Florida Keys coral reef- updates

I attended and spoke at the latest Florida Keys Marine Sanctuary Advisory Council meeting. The FKMSAC is in charge of managing the Florida Keys coral reef protected areas and other critical ecology issues.

The video below is almost 4 hours long. If you would like to hear what I had to say you can skip to 3:46:30 or so. Everything I said was formulated on the fly. I felt good about bringing attention to issues that had not been addressed. I also felt that I represented a portion of the community that relies on healthy waterways for their livelihood. No matter how hard I try I can’t separate my emotions from this issue. I feel I owe everything I have to these waterways and mother nature in general. This is not just an income for me. Being connected to the oceans and being able to share that with others has become a way of life. I will work to preserve this way of life or die trying!

Keep reading to find out what is going on with the Florida Keys coral reef and other important wildlife/wild areas.

Florida Keys coral reef update

Scientists from NOAA and the FKNMS have been out assessing the state of the Florida Keys coral reefs, post-Irma. Please read the following article if you would like to learn more- NOAA partners asses coral reef damage

Florida Keys- wildlife and habitat recovery

Although most conservation efforts are focused on Florida Keys coral reef, it is important that other critical habitat areas are given their due diligence. The mangroves, sea grass beds and sponge habitats help to promote the overall health of the ecosystem. These “support” habitats represent an intrinsic piece of the puzzle. If you care about the Florida Keys coral reef then logically you should also care for the surrounding habitats!

Most of the discussion at the meeting revolved around removing marine debris after hurricane Irma. Debris removal is a monumental task in the Florida Keys post- Hurricane Irma . They are hoping to organize a Keys wide task force to tackle this problem. There is a lot of talk about getting visitors involved in the clean up process thru “eco-voluntourism”. Discussion also focused on recovery plans for endangered wildlife that inhabit the Florida Keys coral reef and surrounding areas.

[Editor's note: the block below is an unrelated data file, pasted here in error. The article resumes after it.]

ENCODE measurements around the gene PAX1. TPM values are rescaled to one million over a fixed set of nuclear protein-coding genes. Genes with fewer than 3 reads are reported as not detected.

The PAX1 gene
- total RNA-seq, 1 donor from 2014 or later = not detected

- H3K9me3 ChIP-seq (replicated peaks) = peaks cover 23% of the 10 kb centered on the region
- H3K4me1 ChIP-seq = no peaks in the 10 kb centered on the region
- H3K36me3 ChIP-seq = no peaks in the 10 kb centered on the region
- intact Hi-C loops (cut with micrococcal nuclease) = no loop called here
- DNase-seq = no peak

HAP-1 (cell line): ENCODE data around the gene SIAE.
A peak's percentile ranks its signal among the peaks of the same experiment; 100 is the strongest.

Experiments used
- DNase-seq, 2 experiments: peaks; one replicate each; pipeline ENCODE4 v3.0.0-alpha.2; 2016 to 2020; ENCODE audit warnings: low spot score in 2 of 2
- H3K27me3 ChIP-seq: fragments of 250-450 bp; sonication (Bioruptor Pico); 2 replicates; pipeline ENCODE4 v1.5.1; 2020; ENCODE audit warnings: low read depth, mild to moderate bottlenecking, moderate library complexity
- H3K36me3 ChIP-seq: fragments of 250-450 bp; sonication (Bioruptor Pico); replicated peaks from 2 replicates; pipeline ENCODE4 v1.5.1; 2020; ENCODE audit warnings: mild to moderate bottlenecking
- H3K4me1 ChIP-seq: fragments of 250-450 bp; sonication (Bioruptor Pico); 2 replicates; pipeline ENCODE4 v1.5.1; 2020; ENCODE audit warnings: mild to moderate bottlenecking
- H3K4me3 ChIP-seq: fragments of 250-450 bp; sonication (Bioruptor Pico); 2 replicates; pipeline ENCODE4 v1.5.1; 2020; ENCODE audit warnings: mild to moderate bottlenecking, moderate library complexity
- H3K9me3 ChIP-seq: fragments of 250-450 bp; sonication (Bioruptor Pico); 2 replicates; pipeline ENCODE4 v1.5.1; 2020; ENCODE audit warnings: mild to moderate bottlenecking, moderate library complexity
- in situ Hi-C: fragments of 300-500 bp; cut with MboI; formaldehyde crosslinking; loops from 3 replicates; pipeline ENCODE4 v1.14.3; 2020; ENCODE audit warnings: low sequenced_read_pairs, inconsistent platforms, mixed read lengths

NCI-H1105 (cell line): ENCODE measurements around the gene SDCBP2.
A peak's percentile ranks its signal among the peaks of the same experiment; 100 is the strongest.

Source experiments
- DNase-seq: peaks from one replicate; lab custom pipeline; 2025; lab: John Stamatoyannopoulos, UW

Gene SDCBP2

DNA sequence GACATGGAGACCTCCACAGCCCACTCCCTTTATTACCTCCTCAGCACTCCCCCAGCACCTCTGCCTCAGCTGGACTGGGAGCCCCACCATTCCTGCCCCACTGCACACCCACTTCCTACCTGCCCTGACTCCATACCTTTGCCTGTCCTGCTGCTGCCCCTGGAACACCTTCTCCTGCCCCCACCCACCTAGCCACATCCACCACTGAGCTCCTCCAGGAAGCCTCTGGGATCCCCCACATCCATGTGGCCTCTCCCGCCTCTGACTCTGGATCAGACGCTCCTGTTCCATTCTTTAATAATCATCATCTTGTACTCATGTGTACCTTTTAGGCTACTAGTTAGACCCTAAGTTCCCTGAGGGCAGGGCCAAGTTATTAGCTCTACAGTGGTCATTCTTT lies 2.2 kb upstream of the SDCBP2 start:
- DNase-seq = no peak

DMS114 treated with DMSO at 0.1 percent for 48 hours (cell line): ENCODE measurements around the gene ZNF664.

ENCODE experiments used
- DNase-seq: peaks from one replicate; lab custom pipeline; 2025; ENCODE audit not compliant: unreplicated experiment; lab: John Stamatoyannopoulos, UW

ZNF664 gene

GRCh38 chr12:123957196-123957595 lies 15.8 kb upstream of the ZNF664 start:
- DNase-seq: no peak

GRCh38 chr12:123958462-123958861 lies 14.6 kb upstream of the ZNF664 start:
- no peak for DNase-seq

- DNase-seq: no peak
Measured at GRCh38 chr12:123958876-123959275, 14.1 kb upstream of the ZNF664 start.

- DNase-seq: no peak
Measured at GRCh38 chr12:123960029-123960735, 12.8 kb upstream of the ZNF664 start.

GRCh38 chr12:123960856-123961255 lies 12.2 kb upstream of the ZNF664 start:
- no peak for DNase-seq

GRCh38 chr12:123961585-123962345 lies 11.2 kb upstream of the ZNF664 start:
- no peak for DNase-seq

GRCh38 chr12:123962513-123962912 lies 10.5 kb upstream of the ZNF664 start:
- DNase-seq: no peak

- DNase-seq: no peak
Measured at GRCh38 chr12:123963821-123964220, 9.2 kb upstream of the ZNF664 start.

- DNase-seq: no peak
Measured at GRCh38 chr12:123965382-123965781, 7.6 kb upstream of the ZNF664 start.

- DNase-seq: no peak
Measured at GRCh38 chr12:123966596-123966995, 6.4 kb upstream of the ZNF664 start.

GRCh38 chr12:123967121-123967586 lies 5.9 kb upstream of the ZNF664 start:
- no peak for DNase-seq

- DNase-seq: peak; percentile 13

For more general information about Florida Keys Coral reefs and wildlife please browse my blog posts here!

Key Deer

    The Key Deer are an iconic species for the Florida Keys. This smaller version of the white tail deer evolved in the islands of the Keys over 13,000 years ago. They have survived MANY hurricanes before humans even inhabited the Florida Keys. The Key deer inhabit the islands adjacent the to Florida Keys coral reef. Daniel Clark, refuge manager at Florida Keys National Wildlife Refuges Complex provided updates about the status of habitats and wildlife post-hurricane Irma.
    Daniel seemed to have a very positive outlook for key deer recovery after Hurricane Irma. According to Clark, the deer experienced a loss of 15% of their population last year, due to the screwworm outbreak. They believe the population decrease due to Hurricane Irma is also about 15%.The Refuge has confidence that the key deer will persevere, although 30% population decrease in two years is a bit alarming. Daniel reported that there are about 960 Key deer left, according to their latest counts. There were 21 confirmed key deer deaths directly related to Hurricane Irma.